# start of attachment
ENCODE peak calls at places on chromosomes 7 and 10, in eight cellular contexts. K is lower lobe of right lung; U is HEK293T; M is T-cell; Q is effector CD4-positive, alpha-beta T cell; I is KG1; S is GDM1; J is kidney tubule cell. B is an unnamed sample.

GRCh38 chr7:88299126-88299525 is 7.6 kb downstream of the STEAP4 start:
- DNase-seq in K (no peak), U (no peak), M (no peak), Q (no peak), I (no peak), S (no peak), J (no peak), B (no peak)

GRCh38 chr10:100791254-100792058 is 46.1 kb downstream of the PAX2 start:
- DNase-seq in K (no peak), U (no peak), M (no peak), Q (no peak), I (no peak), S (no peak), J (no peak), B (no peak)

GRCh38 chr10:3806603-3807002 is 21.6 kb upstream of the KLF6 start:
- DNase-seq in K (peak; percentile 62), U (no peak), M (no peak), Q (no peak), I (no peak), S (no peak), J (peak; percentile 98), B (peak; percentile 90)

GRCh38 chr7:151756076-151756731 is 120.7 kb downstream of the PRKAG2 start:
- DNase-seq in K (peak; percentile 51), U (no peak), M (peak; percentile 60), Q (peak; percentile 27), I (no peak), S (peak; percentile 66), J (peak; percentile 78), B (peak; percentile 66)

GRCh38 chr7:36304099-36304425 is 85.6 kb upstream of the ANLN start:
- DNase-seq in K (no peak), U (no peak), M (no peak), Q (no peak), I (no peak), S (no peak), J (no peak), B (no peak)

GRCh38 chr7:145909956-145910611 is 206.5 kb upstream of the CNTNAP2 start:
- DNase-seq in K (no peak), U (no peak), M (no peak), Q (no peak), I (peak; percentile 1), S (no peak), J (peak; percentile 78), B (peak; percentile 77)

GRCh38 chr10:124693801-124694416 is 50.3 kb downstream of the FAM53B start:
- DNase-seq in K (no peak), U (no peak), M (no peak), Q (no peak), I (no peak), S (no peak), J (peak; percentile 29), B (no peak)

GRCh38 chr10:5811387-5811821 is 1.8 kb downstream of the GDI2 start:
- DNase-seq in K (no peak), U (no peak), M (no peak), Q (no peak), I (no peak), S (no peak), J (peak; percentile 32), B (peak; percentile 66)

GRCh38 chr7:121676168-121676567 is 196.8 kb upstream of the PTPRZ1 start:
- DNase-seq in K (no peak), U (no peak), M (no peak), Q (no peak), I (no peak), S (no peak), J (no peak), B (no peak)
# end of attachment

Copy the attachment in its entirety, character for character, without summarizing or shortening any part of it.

ENCODE peak calls at places on chromosomes 7 and 10, in eight cellular contexts. K is lower lobe of right lung; U is HEK293T; M is T-cell; Q is effector CD4-positive, alpha-beta T cell; I is KG1; S is GDM1; J is kidney tubule cell. B is an unnamed sample.

GRCh38 chr7:88299126-88299525 is 7.6 kb downstream of the STEAP4 start:
- DNase-seq in K (no peak), U (no peak), M (no peak), Q (no peak), I (no peak), S (no peak), J (no peak), B (no peak)

GRCh38 chr10:100791254-100792058 is 46.1 kb downstream of the PAX2 start:
- DNase-seq in K (no peak), U (no peak), M (no peak), Q (no peak), I (no peak), S (no peak), J (no peak), B (no peak)

GRCh38 chr10:3806603-3807002 is 21.6 kb upstream of the KLF6 start:
- DNase-seq in K (peak; percentile 62), U (no peak), M (no peak), Q (no peak), I (no peak), S (no peak), J (peak; percentile 98), B (peak; percentile 90)

GRCh38 chr7:151756076-151756731 is 120.7 kb downstream of the PRKAG2 start:
- DNase-seq in K (peak; percentile 51), U (no peak), M (peak; percentile 60), Q (peak; percentile 27), I (no peak), S (peak; percentile 66), J (peak; percentile 78), B (peak; percentile 66)

GRCh38 chr7:36304099-36304425 is 85.6 kb upstream of the ANLN start:
- DNase-seq in K (no peak), U (no peak), M (no peak), Q (no peak), I (no peak), S (no peak), J (no peak), B (no peak)

GRCh38 chr7:145909956-145910611 is 206.5 kb upstream of the CNTNAP2 start:
- DNase-seq in K (no peak), U (no peak), M (no peak), Q (no peak), I (peak; percentile 1), S (no peak), J (peak; percentile 78), B (peak; percentile 77)

GRCh38 chr10:124693801-124694416 is 50.3 kb downstream of the FAM53B start:
- DNase-seq in K (no peak), U (no peak), M (no peak), Q (no peak), I (no peak), S (no peak), J (peak; percentile 29), B (no peak)

GRCh38 chr10:5811387-5811821 is 1.8 kb downstream of the GDI2 start:
- DNase-seq in K (no peak), U (no peak), M (no peak), Q (no peak), I (no peak), S (no peak), J (peak; percentile 32), B (peak; percentile 66)

GRCh38 chr7:121676168-121676567 is 196.8 kb upstream of the PTPRZ1 start:
- DNase-seq in K (no peak), U (no peak), M (no peak), Q (no peak), I (no peak), S (no peak), J (no peak), B (no peak)